Sample Critical Thinking On The Prologue To Hammurabi’s Laws
King Hammurabi’s laws were concise and unrelenting. Unlike many laws we see today, there came with the laws a prologue, dictating how Hammurabi was dubbed a King by the gods themselves. It speaks to how he worships the gods, but was also beget by the gods. A critical analysis of the prologue show embellishments that suggest Hammurabi was desperate for citizens to believe him and follow his command, and he believed that a bestowal of godly verification was the only way to get what he desired. He uses a constant flow of words, disallowing citizens to think about what he is saying, all the while spewing lies. It is clear that it is all an effort to gain more control over Babylon.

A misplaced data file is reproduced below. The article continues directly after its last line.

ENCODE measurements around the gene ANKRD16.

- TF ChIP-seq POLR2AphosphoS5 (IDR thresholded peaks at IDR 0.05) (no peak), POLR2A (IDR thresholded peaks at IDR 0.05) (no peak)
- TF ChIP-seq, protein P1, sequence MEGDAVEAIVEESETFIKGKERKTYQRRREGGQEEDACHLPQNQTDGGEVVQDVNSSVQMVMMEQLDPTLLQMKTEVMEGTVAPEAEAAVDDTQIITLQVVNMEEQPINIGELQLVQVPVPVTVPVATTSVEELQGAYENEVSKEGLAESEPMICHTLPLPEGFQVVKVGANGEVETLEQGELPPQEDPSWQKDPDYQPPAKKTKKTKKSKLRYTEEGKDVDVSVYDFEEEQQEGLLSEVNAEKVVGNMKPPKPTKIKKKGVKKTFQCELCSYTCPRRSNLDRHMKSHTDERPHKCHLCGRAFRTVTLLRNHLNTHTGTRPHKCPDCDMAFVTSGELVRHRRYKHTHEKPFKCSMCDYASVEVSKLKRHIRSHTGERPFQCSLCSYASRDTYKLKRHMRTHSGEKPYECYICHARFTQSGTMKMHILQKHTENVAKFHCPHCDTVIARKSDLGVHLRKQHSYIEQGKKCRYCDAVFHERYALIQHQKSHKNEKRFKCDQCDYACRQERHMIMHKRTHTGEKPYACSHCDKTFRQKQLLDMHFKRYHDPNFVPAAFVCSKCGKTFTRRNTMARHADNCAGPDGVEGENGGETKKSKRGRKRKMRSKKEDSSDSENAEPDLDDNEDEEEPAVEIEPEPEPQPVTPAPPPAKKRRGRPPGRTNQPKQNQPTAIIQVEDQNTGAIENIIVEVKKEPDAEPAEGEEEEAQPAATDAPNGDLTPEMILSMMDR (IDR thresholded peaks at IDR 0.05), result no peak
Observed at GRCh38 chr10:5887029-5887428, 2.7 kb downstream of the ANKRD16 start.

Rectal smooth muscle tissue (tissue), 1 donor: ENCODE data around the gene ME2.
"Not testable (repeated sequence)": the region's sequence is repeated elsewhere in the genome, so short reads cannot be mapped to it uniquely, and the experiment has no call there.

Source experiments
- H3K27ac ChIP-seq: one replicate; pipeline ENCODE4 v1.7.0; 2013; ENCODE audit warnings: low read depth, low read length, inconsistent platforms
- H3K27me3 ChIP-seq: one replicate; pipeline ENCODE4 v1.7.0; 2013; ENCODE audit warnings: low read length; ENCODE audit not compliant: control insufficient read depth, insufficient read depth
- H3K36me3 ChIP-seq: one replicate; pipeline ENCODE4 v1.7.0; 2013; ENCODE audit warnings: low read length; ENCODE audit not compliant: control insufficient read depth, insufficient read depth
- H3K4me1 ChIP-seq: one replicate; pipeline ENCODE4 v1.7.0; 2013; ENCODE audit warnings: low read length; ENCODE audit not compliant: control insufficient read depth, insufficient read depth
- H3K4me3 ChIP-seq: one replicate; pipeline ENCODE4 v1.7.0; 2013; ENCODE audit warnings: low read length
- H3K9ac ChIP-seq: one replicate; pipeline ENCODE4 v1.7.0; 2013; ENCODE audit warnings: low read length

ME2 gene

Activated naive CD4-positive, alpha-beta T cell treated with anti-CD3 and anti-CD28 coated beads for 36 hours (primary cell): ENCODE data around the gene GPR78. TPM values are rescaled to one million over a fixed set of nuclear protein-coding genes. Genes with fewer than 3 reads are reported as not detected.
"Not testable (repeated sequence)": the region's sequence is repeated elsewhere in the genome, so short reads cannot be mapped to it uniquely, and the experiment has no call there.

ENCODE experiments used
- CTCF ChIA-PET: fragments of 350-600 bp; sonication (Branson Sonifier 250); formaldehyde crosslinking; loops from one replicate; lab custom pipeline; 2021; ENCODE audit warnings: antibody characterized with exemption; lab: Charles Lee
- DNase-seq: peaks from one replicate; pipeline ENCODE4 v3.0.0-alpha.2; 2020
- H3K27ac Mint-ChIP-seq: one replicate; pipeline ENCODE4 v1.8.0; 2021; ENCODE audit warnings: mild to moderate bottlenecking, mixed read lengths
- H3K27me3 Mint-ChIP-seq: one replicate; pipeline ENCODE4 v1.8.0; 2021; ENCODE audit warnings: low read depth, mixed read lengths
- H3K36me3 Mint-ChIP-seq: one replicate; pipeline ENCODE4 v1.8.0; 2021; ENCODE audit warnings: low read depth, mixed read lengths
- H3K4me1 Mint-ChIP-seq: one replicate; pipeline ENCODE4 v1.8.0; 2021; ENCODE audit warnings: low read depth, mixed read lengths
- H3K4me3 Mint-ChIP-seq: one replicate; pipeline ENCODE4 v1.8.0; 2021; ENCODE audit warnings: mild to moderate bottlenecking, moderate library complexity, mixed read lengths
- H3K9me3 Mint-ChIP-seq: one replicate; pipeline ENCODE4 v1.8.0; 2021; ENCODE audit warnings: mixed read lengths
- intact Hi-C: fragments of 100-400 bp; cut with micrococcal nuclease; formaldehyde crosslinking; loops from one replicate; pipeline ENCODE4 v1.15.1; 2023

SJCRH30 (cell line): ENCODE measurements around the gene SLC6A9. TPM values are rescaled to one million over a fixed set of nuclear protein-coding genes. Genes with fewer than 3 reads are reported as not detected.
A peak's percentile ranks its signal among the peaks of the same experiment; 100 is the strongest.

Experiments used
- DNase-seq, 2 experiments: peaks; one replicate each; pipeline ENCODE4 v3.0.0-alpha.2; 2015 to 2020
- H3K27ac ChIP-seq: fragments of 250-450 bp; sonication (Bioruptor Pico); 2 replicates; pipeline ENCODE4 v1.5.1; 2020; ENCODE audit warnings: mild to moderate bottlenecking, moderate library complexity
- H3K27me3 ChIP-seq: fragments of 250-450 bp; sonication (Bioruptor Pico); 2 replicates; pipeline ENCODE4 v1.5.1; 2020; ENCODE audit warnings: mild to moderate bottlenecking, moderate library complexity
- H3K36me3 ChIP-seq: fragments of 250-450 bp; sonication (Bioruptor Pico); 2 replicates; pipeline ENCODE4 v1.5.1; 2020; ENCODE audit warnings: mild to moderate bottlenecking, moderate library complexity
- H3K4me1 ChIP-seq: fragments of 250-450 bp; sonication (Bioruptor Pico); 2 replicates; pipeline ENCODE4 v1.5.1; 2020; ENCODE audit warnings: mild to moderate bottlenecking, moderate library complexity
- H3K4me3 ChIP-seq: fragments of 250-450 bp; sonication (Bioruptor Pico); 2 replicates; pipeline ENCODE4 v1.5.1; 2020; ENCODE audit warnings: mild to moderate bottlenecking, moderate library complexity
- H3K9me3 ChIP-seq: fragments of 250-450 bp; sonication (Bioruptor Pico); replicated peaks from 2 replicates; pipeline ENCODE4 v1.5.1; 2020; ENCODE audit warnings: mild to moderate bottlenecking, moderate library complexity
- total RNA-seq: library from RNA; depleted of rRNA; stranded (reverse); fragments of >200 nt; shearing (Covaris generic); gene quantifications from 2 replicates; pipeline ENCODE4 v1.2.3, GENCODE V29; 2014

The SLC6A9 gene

It is unclear why Hammurabi chose such a desperate way of subjugating his people into believing him or following his whims. For the time, it is not as though the population could easily verify his birth, or even that the gods Anu and Enlil did not exist. There were no encyclopedias, or internet. Citizens lived and died by their beliefs in the gods. The prologue outlining Hammurabi’s contact with the gods, as well as their involvement with his prince-hood appears too lengthy, and sounds rather desperate. Still, Hammurabi states in the prologue that, “The gods Anu and Enlil, for the enhancement of the well-being of the people, named me by my name: Hammurabi, the pious prince .” Perhaps Hammurabi believed that his laws would be taken more seriously, or face less disobedience if he were believed to have been named a prince directly by the gods. One might think this would be enough to convince the masses of his credibility as a lawmaker, but as the prologue continues, the reader sees Hammurabi turns to scare tactics to convince his audience further that he should be obeyed.